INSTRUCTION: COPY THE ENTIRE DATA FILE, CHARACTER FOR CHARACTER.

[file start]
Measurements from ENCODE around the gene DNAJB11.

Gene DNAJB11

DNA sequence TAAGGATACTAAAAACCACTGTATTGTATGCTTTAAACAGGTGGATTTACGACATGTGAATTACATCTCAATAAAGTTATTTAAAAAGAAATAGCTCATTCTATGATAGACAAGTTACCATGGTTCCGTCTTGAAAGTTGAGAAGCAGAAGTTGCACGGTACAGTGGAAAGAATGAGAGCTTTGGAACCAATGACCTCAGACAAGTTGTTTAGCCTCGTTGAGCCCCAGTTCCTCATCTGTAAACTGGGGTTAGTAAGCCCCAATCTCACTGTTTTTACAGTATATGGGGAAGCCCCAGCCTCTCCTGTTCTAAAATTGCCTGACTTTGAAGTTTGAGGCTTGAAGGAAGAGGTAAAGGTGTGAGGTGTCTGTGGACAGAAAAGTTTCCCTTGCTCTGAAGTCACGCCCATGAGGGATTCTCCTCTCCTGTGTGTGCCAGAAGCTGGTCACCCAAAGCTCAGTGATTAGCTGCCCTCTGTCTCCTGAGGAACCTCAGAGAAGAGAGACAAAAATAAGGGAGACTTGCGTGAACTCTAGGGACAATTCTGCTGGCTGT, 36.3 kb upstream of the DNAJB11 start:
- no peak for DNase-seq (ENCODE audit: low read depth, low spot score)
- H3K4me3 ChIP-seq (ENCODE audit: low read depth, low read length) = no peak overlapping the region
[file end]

Measurements from ENCODE around the gene DNAJB11.

Gene DNAJB11

DNA sequence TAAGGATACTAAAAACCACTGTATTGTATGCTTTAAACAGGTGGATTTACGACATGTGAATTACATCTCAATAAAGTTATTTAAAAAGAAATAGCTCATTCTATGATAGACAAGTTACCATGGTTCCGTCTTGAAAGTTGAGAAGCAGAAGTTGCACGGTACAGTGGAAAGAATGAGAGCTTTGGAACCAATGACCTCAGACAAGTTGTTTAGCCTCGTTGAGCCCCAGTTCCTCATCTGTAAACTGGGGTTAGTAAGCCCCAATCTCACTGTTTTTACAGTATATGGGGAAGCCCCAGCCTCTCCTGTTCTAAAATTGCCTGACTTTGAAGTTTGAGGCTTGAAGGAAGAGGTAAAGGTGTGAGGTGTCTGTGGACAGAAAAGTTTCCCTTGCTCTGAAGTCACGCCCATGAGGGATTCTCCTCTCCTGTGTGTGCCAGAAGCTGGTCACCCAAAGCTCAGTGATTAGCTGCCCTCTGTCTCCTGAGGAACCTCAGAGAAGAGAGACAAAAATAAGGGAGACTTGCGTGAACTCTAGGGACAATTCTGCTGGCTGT, 36.3 kb upstream of the DNAJB11 start:
- no peak for DNase-seq (ENCODE audit: low read depth, low spot score)
- H3K4me3 ChIP-seq (ENCODE audit: low read depth, low read length) = no peak overlapping the region